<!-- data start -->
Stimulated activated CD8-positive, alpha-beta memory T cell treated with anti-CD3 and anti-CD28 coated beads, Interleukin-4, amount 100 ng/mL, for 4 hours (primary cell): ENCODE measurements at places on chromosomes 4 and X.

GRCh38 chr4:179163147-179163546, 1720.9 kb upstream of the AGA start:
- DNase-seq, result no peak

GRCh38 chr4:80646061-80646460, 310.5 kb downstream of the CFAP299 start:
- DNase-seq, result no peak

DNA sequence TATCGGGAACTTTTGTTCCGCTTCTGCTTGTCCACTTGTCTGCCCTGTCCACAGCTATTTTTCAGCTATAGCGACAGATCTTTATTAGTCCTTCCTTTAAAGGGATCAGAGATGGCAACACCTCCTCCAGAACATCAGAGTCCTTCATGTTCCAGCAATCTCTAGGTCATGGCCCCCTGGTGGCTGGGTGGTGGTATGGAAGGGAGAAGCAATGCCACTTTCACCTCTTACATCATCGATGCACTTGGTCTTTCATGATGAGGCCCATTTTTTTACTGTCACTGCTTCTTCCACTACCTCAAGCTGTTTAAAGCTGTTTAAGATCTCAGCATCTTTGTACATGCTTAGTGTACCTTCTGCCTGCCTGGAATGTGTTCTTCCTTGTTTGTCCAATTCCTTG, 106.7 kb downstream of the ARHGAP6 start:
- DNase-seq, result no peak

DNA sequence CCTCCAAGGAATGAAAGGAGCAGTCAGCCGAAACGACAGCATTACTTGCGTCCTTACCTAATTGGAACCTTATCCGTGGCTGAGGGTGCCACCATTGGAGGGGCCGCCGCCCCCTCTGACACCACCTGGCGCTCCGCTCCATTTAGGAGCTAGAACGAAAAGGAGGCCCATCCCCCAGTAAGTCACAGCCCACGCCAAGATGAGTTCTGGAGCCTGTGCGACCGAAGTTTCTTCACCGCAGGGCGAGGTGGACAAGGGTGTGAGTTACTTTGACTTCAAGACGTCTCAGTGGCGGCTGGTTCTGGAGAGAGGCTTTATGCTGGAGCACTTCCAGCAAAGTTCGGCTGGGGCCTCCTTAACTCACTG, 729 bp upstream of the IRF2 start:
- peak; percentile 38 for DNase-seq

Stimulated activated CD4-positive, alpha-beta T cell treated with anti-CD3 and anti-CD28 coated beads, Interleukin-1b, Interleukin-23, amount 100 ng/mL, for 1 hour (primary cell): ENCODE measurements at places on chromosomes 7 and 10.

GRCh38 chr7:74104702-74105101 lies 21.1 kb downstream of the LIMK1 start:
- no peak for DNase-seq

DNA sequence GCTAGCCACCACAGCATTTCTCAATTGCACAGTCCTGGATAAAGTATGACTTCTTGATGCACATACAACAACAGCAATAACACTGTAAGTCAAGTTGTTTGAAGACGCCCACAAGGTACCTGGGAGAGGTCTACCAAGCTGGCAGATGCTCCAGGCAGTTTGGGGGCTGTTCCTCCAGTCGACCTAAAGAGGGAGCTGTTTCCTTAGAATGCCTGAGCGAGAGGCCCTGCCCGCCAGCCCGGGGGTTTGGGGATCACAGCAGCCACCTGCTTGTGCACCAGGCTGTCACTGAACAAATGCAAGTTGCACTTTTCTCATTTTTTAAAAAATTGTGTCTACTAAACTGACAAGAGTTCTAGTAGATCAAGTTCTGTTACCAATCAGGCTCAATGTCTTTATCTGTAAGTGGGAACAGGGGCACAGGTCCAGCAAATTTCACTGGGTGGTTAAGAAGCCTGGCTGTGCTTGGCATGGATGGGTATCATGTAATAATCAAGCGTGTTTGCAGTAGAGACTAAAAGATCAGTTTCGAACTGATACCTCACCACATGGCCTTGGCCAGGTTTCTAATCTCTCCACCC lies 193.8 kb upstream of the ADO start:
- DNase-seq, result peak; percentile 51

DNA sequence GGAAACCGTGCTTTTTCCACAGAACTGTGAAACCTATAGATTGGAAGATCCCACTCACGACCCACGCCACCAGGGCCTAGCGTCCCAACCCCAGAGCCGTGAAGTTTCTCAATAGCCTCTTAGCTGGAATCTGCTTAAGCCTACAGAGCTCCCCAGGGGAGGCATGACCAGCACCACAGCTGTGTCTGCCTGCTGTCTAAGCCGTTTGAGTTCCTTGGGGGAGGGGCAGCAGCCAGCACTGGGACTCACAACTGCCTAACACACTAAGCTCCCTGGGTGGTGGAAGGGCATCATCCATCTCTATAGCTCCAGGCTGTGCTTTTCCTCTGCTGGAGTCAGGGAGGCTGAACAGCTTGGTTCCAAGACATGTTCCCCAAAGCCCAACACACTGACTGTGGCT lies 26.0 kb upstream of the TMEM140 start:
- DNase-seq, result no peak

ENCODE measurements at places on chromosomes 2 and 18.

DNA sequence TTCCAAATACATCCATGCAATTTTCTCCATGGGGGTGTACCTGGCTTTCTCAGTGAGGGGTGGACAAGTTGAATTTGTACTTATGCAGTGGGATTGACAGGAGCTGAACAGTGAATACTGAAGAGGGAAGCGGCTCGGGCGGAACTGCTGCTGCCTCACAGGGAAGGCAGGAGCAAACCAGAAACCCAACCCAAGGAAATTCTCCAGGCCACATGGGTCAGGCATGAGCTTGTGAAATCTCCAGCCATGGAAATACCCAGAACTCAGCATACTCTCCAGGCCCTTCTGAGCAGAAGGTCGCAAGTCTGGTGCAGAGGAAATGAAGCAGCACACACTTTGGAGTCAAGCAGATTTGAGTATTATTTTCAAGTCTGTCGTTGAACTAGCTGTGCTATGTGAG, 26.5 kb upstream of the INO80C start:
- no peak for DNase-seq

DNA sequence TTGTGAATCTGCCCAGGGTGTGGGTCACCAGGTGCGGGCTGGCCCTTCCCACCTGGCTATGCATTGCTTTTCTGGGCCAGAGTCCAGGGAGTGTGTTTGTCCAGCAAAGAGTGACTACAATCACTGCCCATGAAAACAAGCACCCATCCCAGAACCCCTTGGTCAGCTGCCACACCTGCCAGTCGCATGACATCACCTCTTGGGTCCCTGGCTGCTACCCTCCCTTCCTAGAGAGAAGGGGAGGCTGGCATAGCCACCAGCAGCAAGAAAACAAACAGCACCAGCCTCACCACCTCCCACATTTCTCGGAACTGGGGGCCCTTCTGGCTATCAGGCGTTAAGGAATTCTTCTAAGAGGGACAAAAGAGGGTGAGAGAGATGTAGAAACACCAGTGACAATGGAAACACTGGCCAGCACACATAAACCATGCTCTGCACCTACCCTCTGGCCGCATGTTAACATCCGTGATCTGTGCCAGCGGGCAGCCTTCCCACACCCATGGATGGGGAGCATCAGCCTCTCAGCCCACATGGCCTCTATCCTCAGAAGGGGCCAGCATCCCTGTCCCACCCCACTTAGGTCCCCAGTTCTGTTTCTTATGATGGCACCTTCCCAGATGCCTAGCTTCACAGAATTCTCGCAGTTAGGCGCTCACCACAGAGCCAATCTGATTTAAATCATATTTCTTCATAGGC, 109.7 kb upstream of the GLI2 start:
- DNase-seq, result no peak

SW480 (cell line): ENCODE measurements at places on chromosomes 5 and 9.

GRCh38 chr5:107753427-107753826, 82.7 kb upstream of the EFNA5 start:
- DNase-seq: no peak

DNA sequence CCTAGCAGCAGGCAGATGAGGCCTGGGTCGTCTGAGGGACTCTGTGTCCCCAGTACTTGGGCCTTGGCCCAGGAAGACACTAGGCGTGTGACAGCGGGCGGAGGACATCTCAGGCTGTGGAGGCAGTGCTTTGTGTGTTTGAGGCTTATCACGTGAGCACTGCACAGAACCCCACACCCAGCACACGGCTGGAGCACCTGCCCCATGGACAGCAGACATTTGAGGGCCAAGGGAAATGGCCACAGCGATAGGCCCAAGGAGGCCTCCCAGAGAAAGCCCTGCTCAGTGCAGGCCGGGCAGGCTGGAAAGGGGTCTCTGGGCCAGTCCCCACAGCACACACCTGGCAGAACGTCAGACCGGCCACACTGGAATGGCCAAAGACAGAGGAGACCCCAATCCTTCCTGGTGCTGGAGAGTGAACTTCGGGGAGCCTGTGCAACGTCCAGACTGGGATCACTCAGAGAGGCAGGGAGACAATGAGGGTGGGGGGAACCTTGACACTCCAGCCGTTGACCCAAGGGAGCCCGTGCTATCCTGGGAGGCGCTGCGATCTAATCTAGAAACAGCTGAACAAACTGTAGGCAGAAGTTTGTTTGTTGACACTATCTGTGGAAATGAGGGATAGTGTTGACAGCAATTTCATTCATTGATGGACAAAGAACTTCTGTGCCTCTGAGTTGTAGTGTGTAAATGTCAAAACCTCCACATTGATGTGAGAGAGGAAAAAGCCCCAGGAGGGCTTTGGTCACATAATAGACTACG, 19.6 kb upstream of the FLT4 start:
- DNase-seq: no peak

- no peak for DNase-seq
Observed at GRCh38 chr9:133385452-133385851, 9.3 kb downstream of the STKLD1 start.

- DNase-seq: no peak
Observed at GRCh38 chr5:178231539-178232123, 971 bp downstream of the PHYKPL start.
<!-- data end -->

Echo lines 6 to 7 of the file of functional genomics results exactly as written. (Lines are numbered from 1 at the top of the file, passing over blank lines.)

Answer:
DNA sequence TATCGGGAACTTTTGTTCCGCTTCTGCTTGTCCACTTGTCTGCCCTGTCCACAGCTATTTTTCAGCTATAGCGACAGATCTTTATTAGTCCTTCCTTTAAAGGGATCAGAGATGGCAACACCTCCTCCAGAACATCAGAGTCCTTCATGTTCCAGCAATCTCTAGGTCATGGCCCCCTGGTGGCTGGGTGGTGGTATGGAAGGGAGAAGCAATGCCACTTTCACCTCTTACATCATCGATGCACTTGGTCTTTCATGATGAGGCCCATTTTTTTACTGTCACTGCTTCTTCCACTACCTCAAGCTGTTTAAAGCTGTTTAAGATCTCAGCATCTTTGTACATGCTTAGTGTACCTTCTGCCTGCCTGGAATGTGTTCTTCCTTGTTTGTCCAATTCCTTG, 106.7 kb downstream of the ARHGAP6 start:
- DNase-seq, result no peak